Press Releases

Jaime Herrera Beutler Works to Bring Health Insurance Coverage Back to Klickitat County

f t # e
Washington, D.C., June 13, 2017 | comments
U.S. Rep. Jaime Herrera Beutler announced her support today for legislation that would provide immediate relief to those Klickitat County residents who will lose health insurance coverage in 2018.
share: f t

U.S. Rep. Jaime Herrera Beutler announced her support today for legislation that would provide immediate relief to those Klickitat County residents who will lose health insurance coverage in 2018. Jaime’s action comes after the recent announcement from Washington State Insurance Commissioner Mike Kreidler that no health insurers have filed to sell individual plans in Klickitat or Grays Harbor Counties in 2018. 

Jaime signed onto H.R. 1933, the Health Care Options Act of 2017, which would:

  • Allow folks in Klickitat County and any county where there are no insurance options in the exchange to purchase a state-approved insurance plan in the individual market;
  • Access the subsidies that individuals receive in counties where Obamacare exchanges have not collapsed to offset some of the cost of insurance premiums;
  • Exempt individuals in these counties from being forced to pay Obamacare’s “individual mandate” penalty of at least $695 in 2018 for not purchasing insurance. 

Additionally, Jaime also sent a letter to Commissioner Kreidler urging him to take immediate action to restore health insurance options to Klickitat County and reverse the trend of eroding Obamacare exchanges in rural counties.

The text of Jaime’s letter to Commissioner Kreidler follows and a PDF version is available here:


June 13, 2017


Dear Commissioner Kreidler,

I am writing today to express my deep concern regarding the recent announcement that residents in Klickitat County will not have a single insurer to choose from in the individual market in 2018.

According to insurance carrier filings last week, not a single insurer will provide insurance in the individual market in either Klickitat or Grays Harbor County. This development is no surprise to anyone who has paid attention to trends in rural counties since the Obamacare exchanges were fully implemented.  From the very beginning of the exchanges rural residents had few options but in 2014, Klickitat did have two insurance carriers offering plans. This year, the county is down to only one, and next year there will be none at all if a solution isn’t found.  And with this most recent troubling announcement we now learn that the number of counties with only one insurance carrier “option” has grown three-fold, from two to six of Washington’s 39 counties. Skamania County, also in my district, is now on this unfortunate list.

When the last insurer is gone from Klickitat County, more than 1,100 of its residents who purchase their health care insurance in the individual market – including 626 on the Obamacare exchange – will have no options.  Further demonstrating the poor treatment of rural communities under Obamacare, individuals in Klickitat will not be eligible for tax credits to help offset the cost of premiums; the law stipulates that only plans purchased through the exchange are eligible.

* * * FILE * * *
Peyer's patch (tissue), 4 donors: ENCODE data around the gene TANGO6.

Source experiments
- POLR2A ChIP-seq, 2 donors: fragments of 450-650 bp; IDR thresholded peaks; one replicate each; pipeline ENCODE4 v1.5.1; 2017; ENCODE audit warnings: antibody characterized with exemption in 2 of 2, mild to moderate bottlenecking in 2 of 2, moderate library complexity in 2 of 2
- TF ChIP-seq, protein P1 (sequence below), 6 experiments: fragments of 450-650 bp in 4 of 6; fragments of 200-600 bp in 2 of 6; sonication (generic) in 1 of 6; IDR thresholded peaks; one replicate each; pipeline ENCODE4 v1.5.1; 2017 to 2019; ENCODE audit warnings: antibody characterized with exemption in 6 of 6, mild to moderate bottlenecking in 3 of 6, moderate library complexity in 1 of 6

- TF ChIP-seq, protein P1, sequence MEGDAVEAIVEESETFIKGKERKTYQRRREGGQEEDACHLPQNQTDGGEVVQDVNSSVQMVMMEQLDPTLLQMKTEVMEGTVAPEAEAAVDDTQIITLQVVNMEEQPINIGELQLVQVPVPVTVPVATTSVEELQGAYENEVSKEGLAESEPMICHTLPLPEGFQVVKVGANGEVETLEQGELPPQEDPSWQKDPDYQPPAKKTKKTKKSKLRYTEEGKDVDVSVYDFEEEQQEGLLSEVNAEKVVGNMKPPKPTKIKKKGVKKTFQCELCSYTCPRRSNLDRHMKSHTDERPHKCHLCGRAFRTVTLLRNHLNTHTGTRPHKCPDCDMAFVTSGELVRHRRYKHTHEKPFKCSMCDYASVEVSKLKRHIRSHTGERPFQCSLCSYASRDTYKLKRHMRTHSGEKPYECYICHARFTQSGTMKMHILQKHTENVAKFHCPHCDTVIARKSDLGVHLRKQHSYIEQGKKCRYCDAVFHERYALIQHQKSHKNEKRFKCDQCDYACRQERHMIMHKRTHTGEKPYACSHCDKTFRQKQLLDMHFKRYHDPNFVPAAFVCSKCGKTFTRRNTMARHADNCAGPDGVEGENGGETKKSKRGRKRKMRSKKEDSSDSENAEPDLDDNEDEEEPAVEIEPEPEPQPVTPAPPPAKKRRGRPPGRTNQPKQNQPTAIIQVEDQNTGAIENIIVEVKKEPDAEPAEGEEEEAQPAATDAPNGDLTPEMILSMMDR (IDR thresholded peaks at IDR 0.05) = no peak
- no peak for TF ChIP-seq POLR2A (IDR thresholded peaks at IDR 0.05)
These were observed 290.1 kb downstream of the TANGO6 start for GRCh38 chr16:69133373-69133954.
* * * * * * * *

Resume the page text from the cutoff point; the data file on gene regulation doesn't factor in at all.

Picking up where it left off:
If that weren’t enough, individuals in these counties - through no fault of their own - will still be subject to the individual mandate penalty imposed by Obamacare if they don’t purchase insurance.  In other words, these rural residents who have just been stripped of all health insurance options and the tax credits must now pay a minimum $695 penalty, even though they did nothing wrong.  When Obamacare proponents tout its “successes” in Washington state, they ignore residents in rural communities like Goldendale, Dallesport, and Lyle and turn them into second class citizens when it comes to their health care.

Particularly troubling is that in the face of all these predictable trends, state officials have engaged in after-the-fact shifting of blame and pointing to “uncertainty” stemming from the last presidential election and federal bills drafted in the past few months.  We’ve had a new President less than six months, while the state exchanges in rural areas have been deteriorating since their inception.  Attempts to fault recent developments aren’t just disingenuous; they raise fears that the state officials who hold a direct role in ensuring residents have health insurance options would rather avoid blame than do what is necessary to fix the problem. 

While I understand you are now having conversations with insurance carriers about Klickitat and Grays Harbor Counties, it’s regrettable that we have arrived in a situation where whole counties are without options in the first place.  It’s impossible to imagine the panic hundreds of rural residents are feeling after hearing this news.  I urge you find a solution, restore Klickitat County residents’ ability to purchase health insurance as soon as possible, and take whatever action is necessary to reverse this troubling trend so that additional counties are not stripped of health insurance options going forward.





f t # e